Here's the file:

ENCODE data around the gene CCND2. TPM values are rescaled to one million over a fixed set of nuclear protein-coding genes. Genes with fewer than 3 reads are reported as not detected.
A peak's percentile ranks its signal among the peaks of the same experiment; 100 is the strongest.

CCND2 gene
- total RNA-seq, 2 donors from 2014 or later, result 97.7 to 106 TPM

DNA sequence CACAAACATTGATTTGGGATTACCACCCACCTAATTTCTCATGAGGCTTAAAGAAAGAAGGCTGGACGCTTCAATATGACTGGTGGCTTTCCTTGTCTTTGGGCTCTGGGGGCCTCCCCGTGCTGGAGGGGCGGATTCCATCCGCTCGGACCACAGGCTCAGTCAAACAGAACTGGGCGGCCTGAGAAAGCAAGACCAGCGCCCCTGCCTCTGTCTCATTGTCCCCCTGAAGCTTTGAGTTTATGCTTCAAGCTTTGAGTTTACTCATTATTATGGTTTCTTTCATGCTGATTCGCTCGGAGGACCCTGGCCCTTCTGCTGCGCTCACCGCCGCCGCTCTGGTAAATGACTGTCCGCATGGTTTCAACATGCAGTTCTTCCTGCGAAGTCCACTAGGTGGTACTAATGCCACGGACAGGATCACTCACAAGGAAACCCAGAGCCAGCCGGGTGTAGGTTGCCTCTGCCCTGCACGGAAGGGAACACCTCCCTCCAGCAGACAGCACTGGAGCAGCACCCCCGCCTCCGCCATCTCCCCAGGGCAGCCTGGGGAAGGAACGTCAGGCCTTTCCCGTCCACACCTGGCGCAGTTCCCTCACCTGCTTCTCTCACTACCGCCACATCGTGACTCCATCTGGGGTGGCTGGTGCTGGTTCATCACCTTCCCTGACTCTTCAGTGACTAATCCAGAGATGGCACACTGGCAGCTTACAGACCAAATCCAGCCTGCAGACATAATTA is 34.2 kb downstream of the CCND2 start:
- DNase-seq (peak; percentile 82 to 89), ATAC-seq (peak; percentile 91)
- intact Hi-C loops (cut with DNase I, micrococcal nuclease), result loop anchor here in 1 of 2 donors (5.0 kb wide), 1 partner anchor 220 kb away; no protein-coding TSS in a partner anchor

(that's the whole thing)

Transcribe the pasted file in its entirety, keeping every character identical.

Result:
ENCODE data around the gene CCND2. TPM values are rescaled to one million over a fixed set of nuclear protein-coding genes. Genes with fewer than 3 reads are reported as not detected.
A peak's percentile ranks its signal among the peaks of the same experiment; 100 is the strongest.

CCND2 gene
- total RNA-seq, 2 donors from 2014 or later, result 97.7 to 106 TPM

DNA sequence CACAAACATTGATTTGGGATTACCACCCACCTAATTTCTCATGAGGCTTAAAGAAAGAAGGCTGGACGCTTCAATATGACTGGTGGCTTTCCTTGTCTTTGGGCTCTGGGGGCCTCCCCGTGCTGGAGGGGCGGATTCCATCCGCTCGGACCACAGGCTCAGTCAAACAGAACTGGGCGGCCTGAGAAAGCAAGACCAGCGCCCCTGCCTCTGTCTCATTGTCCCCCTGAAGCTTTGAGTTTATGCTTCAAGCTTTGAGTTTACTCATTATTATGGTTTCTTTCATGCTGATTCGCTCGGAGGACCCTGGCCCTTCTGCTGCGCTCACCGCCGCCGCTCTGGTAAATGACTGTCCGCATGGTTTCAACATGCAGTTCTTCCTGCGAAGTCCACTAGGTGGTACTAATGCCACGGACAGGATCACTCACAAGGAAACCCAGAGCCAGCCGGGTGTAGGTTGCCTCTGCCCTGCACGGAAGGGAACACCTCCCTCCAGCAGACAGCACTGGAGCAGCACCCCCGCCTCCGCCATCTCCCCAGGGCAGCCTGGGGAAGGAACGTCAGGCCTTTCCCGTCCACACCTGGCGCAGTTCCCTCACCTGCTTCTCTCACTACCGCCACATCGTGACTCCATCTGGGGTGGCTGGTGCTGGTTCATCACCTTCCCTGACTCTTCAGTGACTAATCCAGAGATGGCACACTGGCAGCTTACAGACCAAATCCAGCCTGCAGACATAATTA is 34.2 kb downstream of the CCND2 start:
- DNase-seq (peak; percentile 82 to 89), ATAC-seq (peak; percentile 91)
- intact Hi-C loops (cut with DNase I, micrococcal nuclease), result loop anchor here in 1 of 2 donors (5.0 kb wide), 1 partner anchor 220 kb away; no protein-coding TSS in a partner anchor